This rule will be effective upon publication in the Federal Register. The Administrative Procedure Act, 5 U.S.C. 553, allows an agency, upon finding good cause, to make a rule effective immediately. There is good cause for making this final rule effective immediately. A final rule, published on July 21, 2009, is already in effect. 74 FR 36030. There is no need to provide advance notice that this final rule will become effective because this final rule is substantively the same as the July 21, 2009, final rule; the only changes in this final rule expand the period of time in which a party may respond to motions and final decision from 10 to 30 days.

Summary of the Rulemaking

On July 21, 2009, TSA published a final rule in the Federal Register (74 FR 36030) reorganizing and amending its Investigative and Enforcement Procedures. When TSA published the rule, TSA invited public comments on the rule until September 21, 2009. TSA received one letter to the public docket that raised a number of comments. This final rule responds to the comments and makes one minor procedural change and corrects a section reference, discussed below.

Response to Comments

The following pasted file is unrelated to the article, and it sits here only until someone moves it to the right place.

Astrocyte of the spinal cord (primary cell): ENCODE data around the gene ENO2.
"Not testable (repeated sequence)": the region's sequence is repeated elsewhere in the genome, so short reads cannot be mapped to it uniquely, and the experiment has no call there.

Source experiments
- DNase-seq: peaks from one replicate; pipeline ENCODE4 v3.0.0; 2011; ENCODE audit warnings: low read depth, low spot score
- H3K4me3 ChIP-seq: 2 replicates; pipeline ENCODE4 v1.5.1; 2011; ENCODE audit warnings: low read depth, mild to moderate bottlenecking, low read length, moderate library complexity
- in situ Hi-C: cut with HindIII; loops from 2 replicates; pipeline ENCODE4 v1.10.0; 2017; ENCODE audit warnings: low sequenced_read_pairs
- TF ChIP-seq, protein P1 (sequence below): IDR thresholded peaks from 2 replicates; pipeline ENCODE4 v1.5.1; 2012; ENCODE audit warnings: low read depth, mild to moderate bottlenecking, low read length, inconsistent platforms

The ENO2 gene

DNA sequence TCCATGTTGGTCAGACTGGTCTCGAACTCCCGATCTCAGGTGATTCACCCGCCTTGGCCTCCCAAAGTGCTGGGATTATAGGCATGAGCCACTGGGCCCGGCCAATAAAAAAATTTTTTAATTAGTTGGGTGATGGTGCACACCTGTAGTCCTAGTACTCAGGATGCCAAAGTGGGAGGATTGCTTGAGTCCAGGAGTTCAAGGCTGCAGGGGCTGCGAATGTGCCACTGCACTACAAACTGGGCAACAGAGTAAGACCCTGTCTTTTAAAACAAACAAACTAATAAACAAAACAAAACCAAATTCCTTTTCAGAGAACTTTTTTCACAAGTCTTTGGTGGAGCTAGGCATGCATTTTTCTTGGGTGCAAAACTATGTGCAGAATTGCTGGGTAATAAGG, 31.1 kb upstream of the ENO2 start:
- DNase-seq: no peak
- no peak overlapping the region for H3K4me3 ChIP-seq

Informal Conferences: The commenter stated that permitting an Informal Conference with an agency attorney or another agency official, as § 1503.421 provides, is beneficial for expedited resolution of cases. However, the commenter cautioned that agency personnel authorized to conduct such informal conferences must understand the TSA regulations and their intent and expressed the view that sometimes they do not.

TSA trains its attorneys and other agency officials so that they are well versed in any regulations at issue in an informal conference. TSA equips its attorneys and agency officials with proper knowledge and skills to address any relevant concerns at informal conference.

Enforcement of “TSA Requirements”: Another comment recommended that TSA amend the regulation to make it clear that individuals may only be charged with violations of regulations or agency orders as to which “proper notice has been given pursuant to the Administrative Procedure Act.” The commenter stated that, if TSA seeks to hold individuals responsible through the enforcement process for violating non-regulatory “TSA requirements” such as agency orders, Subpart G should be amended to make clear that § 1503.607 does not preclude the Administrative Law Judge (ALJ) from making a full factual record as to whether the “TSA requirement” at issue was properly applicable to the individual charged, including whether the individual charged received legally sufficient actual or constructive notice of the binding nature of the TSA requirement.